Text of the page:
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Think regional, act local: a new approach for Maghreb countries

Marie Francoise Marie-Nelly's picture
Also available in: العربية | Français
 Pichugin Dmitry l Shutterstock.comEvery organization, no matter how large, needs to pause occasionally and take a good, hard look at itself. It is vital for measuring the gap between intention and achievement, and charting a new course. For the World Bank Group (WBG), this “hard look” took the form of a gathering for three days in Marrakech, Morocco where we listened to voices from the ground, debated and reached consensus on an action plan for a renewed path for the Maghreb Team (includes Algeria, Libya, Morocco and Tunisia). This was the objective of a retreat that gathered the WBG Maghreb team under the slogan “Think regional, act local.” It was motivated by the conviction that keeping up with a changing environment is essential for ensuring that both development strategies and projects’ design are in line with local development priorities.
 
In order to set the stage, a series of voices from the region shared a necessary reminder that development happens within a political environment. Tunisian economist, Hachemi Alaya warned against interventions that inadvertently help maintain the status quo or embedded institutional behaviors tied to the past.  Instead, he urged the audience to focus on transformative projects that could help prepare for the future, such as infrastructure investments to promote regional integration. Abdelkrim Boudra from Algeria emphasized the importance of engaging with civil society, as a critical means for inclusive growth and stability. While Moroccan human rights activist, Fouad Abdelmoumni underlined the important role Bank knowledge could play, in contributing to fostering national debates from which local reforms will emerge. “Ideas and intellectual courage,” he said, “will be more important than money.”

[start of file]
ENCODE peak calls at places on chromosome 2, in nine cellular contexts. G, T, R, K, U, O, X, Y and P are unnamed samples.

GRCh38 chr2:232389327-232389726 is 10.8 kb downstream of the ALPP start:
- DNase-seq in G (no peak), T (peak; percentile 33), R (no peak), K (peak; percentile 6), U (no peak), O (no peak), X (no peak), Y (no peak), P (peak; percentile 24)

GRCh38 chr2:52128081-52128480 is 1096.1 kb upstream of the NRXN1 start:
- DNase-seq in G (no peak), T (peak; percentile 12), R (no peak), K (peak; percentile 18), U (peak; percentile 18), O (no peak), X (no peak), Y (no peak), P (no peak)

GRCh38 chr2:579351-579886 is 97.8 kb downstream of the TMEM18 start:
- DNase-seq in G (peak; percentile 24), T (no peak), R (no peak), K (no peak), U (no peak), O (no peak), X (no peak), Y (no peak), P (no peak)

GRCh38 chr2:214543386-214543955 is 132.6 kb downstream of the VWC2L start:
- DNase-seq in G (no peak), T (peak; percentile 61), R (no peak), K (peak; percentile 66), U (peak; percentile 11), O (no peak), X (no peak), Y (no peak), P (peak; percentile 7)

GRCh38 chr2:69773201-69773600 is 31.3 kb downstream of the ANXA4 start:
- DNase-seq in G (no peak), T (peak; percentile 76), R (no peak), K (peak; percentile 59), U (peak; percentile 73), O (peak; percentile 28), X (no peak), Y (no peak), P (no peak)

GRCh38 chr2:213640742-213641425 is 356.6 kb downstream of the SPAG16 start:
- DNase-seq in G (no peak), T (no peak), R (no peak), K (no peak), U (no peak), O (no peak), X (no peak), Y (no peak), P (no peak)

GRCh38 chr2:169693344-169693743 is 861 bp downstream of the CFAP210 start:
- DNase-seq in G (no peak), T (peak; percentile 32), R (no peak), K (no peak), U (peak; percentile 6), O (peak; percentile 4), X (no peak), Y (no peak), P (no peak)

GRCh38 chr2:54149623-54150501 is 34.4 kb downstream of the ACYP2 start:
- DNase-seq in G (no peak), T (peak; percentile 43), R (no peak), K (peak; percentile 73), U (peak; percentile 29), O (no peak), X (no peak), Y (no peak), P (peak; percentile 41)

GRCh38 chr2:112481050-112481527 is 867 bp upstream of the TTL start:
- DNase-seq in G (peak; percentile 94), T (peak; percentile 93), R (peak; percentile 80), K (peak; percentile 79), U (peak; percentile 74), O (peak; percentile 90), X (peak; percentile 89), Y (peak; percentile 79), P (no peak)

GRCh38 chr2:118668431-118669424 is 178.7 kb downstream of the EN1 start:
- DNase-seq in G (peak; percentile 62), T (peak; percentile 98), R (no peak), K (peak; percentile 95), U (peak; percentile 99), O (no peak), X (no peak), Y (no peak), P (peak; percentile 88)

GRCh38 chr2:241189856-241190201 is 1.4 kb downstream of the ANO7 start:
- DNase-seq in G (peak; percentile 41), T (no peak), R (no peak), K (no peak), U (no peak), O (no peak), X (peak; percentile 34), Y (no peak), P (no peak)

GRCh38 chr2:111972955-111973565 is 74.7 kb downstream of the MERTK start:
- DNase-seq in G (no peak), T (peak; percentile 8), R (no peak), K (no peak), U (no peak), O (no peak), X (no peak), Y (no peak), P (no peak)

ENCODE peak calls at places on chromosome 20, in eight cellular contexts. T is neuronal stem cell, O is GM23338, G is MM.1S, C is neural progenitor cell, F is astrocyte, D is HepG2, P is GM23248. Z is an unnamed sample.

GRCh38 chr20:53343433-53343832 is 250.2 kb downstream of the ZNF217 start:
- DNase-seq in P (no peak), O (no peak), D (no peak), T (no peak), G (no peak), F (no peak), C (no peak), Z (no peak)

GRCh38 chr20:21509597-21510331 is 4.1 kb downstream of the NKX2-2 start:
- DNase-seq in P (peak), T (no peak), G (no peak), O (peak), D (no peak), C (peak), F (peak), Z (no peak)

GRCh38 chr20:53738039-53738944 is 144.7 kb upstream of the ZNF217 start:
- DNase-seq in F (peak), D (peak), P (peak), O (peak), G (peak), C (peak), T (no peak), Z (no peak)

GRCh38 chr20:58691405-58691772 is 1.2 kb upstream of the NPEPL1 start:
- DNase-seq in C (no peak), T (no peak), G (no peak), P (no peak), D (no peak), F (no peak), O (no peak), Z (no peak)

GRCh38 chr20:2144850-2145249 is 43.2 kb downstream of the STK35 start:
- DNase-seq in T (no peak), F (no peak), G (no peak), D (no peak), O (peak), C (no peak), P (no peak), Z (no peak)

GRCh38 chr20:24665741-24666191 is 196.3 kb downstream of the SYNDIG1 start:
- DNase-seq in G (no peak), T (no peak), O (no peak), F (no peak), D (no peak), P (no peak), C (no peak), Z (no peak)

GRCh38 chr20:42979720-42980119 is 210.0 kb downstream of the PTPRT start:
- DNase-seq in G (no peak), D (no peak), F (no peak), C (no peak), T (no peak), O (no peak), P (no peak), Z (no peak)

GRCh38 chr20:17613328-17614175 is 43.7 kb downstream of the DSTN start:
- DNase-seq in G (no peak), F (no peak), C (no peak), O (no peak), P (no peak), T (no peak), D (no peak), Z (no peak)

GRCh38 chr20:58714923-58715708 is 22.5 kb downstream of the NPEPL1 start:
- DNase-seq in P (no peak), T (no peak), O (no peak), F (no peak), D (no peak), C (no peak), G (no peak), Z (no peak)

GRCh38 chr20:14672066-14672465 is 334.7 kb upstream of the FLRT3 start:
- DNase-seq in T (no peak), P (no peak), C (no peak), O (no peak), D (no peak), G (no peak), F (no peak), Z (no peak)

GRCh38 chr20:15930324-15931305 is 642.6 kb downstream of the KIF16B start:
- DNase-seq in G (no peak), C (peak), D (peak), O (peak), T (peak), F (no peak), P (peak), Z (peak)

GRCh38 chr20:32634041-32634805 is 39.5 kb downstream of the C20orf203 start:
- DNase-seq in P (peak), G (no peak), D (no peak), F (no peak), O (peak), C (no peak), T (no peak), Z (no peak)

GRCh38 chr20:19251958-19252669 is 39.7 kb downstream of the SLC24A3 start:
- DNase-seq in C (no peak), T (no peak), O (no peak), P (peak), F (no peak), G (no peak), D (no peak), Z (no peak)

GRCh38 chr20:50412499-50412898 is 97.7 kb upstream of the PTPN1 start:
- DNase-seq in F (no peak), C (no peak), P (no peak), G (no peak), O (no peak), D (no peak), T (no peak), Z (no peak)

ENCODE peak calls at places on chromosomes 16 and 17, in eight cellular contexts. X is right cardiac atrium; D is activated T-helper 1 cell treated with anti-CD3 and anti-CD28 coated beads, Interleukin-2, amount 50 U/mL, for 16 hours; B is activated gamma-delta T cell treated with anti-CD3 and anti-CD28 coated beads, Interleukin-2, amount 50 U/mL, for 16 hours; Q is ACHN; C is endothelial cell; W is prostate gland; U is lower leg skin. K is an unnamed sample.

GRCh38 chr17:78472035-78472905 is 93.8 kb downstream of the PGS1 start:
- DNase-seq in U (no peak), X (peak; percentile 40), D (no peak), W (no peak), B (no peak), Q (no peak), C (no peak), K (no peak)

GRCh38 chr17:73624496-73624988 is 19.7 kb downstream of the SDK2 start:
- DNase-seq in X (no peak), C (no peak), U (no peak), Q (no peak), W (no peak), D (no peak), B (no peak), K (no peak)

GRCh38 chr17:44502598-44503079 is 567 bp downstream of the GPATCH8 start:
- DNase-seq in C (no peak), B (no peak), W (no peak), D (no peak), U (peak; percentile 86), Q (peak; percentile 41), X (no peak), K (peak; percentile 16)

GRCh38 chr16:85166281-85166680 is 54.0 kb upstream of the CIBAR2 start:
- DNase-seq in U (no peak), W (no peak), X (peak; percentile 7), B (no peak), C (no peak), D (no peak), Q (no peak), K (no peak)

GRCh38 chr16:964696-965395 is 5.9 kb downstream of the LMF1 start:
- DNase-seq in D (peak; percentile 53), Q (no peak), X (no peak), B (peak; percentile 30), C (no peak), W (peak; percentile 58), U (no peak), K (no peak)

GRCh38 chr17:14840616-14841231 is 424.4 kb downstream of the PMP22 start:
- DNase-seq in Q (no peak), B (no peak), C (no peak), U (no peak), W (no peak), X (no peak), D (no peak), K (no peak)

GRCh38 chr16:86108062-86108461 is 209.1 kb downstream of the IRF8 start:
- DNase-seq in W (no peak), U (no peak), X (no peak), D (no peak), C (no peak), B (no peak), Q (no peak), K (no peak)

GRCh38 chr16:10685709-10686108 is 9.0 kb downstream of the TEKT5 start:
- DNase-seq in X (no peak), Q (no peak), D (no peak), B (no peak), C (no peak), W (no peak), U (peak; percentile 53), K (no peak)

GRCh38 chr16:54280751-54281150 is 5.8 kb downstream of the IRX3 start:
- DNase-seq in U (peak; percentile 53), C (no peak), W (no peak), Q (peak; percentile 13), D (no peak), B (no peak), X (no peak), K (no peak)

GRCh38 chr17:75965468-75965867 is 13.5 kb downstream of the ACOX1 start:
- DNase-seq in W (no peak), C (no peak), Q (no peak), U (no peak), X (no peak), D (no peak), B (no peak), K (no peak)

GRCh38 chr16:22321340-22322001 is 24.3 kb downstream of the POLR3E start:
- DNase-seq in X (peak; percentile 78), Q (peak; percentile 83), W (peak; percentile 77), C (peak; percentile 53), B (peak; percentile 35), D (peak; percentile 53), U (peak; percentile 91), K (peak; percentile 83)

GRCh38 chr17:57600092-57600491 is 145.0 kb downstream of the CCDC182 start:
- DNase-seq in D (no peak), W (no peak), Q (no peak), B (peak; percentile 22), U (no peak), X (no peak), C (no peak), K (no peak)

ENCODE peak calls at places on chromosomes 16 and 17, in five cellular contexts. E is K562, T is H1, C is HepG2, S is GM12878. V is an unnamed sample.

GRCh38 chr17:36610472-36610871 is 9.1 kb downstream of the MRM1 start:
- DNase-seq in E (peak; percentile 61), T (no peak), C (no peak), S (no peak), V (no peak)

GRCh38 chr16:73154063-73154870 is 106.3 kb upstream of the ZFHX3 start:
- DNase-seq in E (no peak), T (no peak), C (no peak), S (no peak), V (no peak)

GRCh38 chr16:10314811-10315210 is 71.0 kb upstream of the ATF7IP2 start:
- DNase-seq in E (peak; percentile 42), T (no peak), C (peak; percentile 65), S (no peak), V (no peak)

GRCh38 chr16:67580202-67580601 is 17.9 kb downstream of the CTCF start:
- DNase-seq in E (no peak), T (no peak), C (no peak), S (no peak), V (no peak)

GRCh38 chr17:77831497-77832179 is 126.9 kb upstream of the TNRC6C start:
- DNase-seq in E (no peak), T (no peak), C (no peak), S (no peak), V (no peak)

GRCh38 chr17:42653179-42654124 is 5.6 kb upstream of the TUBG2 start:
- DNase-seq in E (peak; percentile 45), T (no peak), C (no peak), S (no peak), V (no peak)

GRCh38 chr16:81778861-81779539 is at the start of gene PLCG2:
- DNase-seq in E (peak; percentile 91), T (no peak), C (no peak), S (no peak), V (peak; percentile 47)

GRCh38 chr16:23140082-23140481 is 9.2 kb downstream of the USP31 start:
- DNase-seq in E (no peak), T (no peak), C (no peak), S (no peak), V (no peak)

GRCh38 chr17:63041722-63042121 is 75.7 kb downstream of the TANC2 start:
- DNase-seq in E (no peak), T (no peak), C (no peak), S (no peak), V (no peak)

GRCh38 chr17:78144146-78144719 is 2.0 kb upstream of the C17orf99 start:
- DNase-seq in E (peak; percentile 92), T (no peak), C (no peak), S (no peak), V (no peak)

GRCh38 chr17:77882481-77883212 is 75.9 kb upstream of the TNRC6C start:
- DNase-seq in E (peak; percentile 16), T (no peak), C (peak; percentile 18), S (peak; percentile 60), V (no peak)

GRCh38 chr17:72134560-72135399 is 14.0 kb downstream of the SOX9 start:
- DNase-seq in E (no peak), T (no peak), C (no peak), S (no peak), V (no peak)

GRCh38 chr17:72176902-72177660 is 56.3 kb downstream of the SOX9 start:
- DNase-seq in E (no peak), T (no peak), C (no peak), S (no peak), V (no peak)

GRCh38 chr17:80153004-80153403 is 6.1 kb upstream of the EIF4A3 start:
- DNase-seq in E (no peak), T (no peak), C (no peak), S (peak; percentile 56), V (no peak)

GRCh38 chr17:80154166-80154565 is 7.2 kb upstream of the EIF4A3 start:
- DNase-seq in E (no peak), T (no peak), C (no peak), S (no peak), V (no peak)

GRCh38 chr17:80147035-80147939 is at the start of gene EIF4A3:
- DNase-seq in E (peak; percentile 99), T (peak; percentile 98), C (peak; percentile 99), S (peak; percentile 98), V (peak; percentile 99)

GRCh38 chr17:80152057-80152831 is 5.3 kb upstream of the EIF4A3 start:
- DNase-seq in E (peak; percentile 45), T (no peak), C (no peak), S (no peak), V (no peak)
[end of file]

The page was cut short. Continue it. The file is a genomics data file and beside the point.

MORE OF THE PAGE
The subsequent two days focused on developing work programs to address pressing challenges while integrating these external views.
 
The region presents immense diversity that argues for a tailored approach to each specific political country context. However, at the top of the development agenda are a number of common challenges which call for an overarching strategy that draws on the full range of Bank expertise. These include youth unemployment, underdeveloped or ‘lagging’ regions and poor public services.
 
Another preeminent regional challenge is the breakdown of public trust between citizens and governments, which was one of the primary drivers of the Arab spring.  Governance and accountability are at the center of this equation. Rebuilding the trust will require a combination of improved social services, especially in lagging regions, more government transparency along with ways for citizens to hold governments accountable, and a levelling of the economic playing field.
 
Then comes the growth dimension. As with rebuilding trust, increasing economic growth requires a combination of several factors. Educational reform is one of those, so that young people acquire the skills demanded by a competitive job market. Reforms to the business environment will also be crucial to encourage foreign and domestic investment and the emergence of a strong private sector. But because these reforms boil down to impact on humans, an urgent action is needed to create much needed jobs and improve people’s living conditions.
 
Regional integration was also identified as a means for both promoting growth and creating the kind of inter-dependence among countries that will lay the foundation for future stability. As one of the least integrated regions in the world, there is immense potential for increased regional trade within the Maghreb as well as with Sub-Saharan Africa. While political obstacles are high, the potential inherent in regional integration calls for a steady commitment – and a reminder that the formation of the world’s most integrated region, the European Union, was the result of an arduous and long process.  
 
Identifying these key challenges and developing the right WBG approach to them triggered a number of discussions and debates leading to this conclusion: the need to work on responses that integrate the full range of Bank knowledge and expertise in actions that better target the region’s most pressing priorities
 
World Bank Group’s knowledge will be an essential driver of the Maghreb team’s roadmap. It will be deployed to help countries in the region diagnose and analyze their respective obstacles to growth and the actions needed to overcome them. Project design must be done through an enhanced collaboration across the different units of the WBG. Results on the ground and beneficiaries’ satisfaction will be our main reward.
 
The retreat wrapped up with the overarching consensus that listening to a broad range of local voices was critical, no matter how uncomfortable the messages. It is vital for understanding the environment and designing appropriate interventions that deliver better outcomes.
 
We agreed to get moving (no action is not an option) and then meet in a couple of years to assess whether the things we are doing differently have indeed made the definitive move to “think regional, act local”.

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